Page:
The other bacterial hazards responsible for food borne diseases are shown in Table 13 .The main factors responsible for the food borne illness includes:

  • a) Improper holding temperature during processing. b) Inadequate cooling during storage.
  • c) Contaminated equipments and utensils.
  • d) Food from unsafe source.
  • e) Poor personal hygiene.
  • f) Adding contaminated ingredients to cooked foods.

A detailed account of major bacterial pathogens is as follows:

1) Staphylococcal Food Poisoning
Caused by bacterium Staphylococcus aureus, Staphylococcal Food Poisoning is one of the most common types of food poisoning.

Biology of Staphylococcus aureus
Staphylococcus aureus is a spherical bacterium (coccus) which on microscopic examination appears singly, in pairs, or bunched, grape-like clusters (Fig. 3). They are Gram-positive, facultative anaerobes, but grow rapidly under aerobic conditions. They are mesophiles with a growth temperature range of 7 to 480C and have the ability to grow at low aW (0.86), low pH (4.8), and high salt and sugar concentrations of 15% and in the presence of NO2. S. aureus are naturally present in the nose, throat, skin, and hair of healthy humans, animals and birds. They can be present in infections such as cuts, wounds, abscesses and facial acne etc. The contamination generally occurs through these sources because of improper handling by infected persons.

Table 13: Bacteria responsible for food borne illness

Vibrio parahemolyticus
Type of disease Causative bacteria Kind and nature of the bacteria Major symptom(s) type

Staph poisoning

Staphylococcus aureus strains

Gram-positive cocci, present in pairs, short chains or bunched grape like clusters.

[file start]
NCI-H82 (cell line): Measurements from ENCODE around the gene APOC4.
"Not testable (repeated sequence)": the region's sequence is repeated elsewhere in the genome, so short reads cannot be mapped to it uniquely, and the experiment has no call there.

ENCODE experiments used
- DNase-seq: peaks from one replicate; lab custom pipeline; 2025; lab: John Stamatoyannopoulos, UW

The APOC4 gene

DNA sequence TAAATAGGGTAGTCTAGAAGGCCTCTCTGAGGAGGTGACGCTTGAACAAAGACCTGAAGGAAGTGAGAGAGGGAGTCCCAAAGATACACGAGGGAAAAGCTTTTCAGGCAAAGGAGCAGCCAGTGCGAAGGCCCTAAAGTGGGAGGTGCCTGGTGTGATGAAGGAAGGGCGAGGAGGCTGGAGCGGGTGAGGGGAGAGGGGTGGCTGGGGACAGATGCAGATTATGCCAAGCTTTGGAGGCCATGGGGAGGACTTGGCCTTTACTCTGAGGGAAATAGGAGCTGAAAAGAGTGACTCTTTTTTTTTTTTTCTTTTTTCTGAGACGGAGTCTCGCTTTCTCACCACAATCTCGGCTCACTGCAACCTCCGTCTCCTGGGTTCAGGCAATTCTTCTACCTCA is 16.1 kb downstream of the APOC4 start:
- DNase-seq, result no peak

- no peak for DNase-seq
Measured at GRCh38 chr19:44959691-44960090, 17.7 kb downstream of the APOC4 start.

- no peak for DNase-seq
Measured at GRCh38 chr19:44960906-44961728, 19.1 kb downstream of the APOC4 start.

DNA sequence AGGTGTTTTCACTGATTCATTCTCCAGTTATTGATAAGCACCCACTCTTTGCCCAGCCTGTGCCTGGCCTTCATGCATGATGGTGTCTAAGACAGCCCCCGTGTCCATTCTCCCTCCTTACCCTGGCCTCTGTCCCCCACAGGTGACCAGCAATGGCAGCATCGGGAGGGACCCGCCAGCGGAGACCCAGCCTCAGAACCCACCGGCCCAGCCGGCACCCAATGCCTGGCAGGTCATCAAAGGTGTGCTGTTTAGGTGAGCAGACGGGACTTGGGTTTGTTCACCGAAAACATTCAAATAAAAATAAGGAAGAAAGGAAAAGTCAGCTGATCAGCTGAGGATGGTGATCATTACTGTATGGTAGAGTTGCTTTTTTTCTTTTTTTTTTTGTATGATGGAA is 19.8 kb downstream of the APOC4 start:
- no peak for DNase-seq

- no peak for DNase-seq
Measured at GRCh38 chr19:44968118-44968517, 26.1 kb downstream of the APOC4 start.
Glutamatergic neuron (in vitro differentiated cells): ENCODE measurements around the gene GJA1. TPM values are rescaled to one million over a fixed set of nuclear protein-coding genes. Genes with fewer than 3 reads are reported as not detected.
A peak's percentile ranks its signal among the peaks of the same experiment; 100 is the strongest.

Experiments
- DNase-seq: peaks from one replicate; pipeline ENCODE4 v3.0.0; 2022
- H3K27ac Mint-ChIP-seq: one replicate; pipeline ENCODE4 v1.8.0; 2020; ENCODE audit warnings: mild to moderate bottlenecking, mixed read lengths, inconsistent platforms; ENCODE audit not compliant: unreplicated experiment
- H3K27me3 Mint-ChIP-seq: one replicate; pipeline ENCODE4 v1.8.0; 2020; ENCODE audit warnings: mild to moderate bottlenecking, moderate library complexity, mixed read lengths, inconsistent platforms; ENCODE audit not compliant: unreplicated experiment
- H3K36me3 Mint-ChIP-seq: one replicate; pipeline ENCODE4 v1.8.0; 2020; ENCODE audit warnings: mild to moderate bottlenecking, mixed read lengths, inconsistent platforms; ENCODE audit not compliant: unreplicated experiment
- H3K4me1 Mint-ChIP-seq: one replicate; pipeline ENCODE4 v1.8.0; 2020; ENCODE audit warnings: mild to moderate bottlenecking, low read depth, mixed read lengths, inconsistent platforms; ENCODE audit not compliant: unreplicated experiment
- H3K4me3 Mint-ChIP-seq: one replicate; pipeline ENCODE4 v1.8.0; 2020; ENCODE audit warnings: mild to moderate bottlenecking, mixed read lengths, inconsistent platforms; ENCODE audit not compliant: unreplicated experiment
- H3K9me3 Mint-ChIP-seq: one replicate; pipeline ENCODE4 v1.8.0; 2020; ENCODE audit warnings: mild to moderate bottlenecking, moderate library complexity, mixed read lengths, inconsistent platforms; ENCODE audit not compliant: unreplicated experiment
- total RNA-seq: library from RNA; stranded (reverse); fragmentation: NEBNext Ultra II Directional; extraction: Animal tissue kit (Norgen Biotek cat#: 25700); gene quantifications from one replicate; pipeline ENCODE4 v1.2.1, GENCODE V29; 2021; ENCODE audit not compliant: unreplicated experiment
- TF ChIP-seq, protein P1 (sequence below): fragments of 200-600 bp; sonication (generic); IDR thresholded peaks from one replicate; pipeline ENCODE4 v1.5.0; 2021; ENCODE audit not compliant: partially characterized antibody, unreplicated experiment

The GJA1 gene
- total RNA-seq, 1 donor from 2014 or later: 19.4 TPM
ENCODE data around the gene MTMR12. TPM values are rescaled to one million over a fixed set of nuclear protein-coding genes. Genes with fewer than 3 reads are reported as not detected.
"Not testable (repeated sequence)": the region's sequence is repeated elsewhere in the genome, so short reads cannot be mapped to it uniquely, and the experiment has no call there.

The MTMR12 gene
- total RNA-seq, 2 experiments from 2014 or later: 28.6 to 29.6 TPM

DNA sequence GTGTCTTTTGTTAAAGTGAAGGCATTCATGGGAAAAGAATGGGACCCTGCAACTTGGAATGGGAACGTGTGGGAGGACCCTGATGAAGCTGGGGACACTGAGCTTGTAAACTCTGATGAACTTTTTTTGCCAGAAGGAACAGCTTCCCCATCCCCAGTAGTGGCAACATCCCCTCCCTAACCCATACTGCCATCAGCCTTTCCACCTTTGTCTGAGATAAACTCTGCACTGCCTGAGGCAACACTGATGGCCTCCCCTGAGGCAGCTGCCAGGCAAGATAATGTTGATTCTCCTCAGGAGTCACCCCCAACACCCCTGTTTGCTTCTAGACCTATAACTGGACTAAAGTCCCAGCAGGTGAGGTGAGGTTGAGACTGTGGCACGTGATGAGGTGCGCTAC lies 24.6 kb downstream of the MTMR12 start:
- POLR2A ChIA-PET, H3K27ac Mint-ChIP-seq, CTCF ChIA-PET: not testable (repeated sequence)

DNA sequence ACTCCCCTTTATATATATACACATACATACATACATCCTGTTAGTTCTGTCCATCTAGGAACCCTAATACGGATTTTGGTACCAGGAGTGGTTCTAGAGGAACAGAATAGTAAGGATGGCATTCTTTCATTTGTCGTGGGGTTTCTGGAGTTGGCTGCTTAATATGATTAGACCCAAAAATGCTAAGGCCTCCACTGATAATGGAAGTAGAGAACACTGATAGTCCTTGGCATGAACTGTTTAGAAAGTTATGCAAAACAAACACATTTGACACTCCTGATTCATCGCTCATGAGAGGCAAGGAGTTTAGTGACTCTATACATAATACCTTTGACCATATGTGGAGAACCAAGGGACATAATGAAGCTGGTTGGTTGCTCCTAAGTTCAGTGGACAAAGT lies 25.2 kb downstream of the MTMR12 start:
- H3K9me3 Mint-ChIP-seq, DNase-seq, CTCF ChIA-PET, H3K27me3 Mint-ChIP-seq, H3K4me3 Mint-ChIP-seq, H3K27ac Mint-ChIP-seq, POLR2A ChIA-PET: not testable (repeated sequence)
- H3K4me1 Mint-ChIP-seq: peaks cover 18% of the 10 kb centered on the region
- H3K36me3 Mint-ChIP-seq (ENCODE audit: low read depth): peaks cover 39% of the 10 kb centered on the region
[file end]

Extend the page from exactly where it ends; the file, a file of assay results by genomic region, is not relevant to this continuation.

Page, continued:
Botulism Clostridium botulinum strainsAnaerobic, Gram-positive spore forming rod. Non-gastric

Over 2000 Salmonella spp. (except S. typhi and
S. paratyphi)

Rod shaped, motile, non spore forming Gram-negative bacteria

Campylobacter enteritisCampylobacter jejuni & Cam. coli strainsGram-negative, slender, curved, motile, microaerophillic rodGIT
YersiniosisYersinia enterocoliticaSmall rod-shaped, Gram-negative bacteriumGIT
Enterohemorrhagic E. coli colitisE. coli 0157:H7 Gram-negative, motile, non- sporulating, rod shaped facultative anaerobic bacterium. GIT and non-gastric
Non-hemorrhagic E. coli strainsShiga-like toxin producing E. coli strains like E. coli 026: H11Gram-negative, motile, non- sporulating, rod shaped facultative anaerobic bacterium. GIT
Listeriosis ShigellosisListeria monocytogenes Four shigella spps. e.g.
Sh. dysenteriae
Motile, Gram-positive bacteria Gram-negative, non-motile, non- spore forming rods.GIT and non-gastric GIT
Vibrio parahemolyticus gastroenteritisVibrio parahemolyticus Gram-negative, curved bacteriaGIT

Vibrio vulnificus infection

Vibrio vulnificus

Lactose-fermenting, halophilic, gram-negative, opportunistic pathogen.

GIT and non-gastric

BrucellosisBrucella abortusGram-negative bacteriaGIT and non-gastric

Clostridium perfringens gastroenteritis

Clostridium perfringens

anaerobic, Gram-positive, spore forming rod

Bacillus cereus gastroenteritisBacillus cereusGram-positive, facultative aerobic spore former rodsGIT
E. coli gastroenteritis Enteropathogenioc and enterotoxigenic E. coliGram-negative, motile, non-sporulating, rod shaped, facultative anaerobic bacterium GIT
CholeraVibrio choleraeGram-negative, curved bacteriaGIT
Gastroenteritis by
opportunististic pathogens
Aeromonas hydrophila gastroenteritis

Aeromonas hydrophila
Gram-negative bacteria


Plesiomonas shigelloides gastroenteritis

Plesiomonas shigelloides

Gram-negative, rod-shaped bacterium


GIT - Gastro-intestinal tract

Fig. 3: Staphylococcus aureus (a) cells (b) colonies on Baird Parker Agar

Toxins, Disease and Symptoms